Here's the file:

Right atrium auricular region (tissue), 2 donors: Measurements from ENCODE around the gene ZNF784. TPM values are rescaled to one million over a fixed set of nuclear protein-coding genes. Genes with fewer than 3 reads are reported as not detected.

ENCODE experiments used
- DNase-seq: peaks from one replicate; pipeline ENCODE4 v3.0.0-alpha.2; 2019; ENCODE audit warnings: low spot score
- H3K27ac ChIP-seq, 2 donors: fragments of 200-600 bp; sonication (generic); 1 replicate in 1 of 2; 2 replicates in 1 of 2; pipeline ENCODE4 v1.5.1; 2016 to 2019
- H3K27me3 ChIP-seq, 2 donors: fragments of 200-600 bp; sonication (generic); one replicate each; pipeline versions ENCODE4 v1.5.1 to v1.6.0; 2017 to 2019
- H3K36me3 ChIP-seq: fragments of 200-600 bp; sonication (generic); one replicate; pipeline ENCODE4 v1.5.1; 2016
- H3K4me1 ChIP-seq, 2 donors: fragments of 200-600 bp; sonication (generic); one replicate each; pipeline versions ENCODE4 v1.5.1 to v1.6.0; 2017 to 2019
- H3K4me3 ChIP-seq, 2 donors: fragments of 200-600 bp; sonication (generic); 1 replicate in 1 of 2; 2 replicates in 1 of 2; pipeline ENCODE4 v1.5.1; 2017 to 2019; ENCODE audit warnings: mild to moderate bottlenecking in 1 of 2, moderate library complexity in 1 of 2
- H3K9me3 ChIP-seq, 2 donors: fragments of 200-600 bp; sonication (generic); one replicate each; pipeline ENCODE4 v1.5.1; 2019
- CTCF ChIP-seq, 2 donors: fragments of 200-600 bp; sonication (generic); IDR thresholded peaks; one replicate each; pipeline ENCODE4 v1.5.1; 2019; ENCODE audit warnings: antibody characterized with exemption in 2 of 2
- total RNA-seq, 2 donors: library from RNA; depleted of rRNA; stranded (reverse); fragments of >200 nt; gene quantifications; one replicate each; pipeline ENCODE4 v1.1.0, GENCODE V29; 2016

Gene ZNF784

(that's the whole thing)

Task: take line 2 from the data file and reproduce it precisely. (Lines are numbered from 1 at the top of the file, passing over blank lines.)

ENCODE experiments used